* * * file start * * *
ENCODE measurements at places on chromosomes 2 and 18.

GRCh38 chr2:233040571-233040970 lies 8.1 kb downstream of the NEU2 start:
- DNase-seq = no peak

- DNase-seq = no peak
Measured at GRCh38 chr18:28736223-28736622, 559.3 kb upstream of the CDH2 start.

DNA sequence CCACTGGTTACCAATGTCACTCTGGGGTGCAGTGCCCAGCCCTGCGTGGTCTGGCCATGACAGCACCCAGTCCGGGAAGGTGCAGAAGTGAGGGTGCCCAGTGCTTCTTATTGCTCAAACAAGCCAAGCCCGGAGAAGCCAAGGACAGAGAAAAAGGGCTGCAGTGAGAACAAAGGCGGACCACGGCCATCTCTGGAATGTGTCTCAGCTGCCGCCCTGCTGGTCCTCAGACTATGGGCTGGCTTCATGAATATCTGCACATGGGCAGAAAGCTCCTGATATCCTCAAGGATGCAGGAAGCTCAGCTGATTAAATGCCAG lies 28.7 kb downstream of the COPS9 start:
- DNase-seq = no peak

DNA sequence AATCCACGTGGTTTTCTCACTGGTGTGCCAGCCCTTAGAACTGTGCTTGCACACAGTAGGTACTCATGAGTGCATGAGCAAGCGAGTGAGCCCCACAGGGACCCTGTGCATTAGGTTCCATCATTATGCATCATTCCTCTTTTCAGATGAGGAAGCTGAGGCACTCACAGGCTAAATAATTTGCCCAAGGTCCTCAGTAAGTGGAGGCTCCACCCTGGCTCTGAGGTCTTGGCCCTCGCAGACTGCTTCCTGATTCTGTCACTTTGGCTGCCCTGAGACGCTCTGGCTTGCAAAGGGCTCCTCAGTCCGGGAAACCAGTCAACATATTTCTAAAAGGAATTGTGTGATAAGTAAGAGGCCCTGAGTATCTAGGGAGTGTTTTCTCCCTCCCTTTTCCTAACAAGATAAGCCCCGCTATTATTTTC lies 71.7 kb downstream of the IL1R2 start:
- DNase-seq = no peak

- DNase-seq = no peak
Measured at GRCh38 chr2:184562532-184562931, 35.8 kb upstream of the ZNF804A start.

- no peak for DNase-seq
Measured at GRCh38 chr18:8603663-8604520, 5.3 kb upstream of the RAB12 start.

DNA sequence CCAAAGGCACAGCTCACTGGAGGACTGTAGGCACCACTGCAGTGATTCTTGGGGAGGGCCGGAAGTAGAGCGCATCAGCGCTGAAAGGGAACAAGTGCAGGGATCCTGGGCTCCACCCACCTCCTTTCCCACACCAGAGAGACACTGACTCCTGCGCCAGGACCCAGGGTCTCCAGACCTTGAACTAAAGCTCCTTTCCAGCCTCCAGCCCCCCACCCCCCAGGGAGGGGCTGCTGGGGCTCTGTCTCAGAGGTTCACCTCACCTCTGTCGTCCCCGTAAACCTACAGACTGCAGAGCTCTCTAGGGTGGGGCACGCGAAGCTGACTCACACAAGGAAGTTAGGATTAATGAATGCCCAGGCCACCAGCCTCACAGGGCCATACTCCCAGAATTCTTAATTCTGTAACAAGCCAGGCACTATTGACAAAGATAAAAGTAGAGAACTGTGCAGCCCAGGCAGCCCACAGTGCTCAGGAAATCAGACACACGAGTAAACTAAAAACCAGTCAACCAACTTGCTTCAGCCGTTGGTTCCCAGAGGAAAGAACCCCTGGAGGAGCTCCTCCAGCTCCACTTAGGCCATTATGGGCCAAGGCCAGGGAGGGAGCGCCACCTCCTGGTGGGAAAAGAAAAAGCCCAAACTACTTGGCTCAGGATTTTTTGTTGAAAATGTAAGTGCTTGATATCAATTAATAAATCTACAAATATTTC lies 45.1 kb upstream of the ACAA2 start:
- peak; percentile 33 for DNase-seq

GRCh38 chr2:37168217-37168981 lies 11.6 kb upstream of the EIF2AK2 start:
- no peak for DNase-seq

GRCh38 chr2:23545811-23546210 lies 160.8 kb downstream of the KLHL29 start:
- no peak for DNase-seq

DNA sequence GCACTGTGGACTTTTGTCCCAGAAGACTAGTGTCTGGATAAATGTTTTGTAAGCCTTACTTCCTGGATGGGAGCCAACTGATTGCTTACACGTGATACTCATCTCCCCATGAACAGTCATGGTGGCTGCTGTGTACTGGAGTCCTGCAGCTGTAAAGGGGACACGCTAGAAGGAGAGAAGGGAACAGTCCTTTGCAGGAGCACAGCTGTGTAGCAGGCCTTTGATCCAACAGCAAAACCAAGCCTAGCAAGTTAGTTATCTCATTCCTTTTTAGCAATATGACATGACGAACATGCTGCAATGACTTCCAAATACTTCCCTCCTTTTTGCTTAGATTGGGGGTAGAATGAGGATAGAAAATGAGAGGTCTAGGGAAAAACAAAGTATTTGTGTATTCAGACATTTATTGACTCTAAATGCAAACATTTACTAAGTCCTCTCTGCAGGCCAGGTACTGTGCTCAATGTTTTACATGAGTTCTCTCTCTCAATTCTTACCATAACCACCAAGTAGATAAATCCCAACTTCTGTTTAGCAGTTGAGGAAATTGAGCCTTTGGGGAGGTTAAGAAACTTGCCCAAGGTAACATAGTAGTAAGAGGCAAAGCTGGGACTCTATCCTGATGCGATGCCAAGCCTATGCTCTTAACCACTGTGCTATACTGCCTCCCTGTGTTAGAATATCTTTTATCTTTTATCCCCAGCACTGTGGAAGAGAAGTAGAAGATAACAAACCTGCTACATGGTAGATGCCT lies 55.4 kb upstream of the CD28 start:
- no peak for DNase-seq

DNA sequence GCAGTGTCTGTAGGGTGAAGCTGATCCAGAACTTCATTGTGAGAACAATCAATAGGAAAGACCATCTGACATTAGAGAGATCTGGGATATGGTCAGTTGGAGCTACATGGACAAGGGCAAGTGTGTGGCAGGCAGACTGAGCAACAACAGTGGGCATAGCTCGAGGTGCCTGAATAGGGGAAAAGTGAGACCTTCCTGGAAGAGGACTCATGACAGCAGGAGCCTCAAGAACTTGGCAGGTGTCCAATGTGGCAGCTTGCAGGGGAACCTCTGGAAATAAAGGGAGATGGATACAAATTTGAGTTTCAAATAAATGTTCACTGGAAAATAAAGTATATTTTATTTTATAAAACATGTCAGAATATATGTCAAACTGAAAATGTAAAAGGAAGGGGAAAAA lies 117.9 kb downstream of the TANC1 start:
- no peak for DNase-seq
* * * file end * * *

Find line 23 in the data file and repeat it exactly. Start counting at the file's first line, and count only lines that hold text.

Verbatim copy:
- no peak for DNase-seq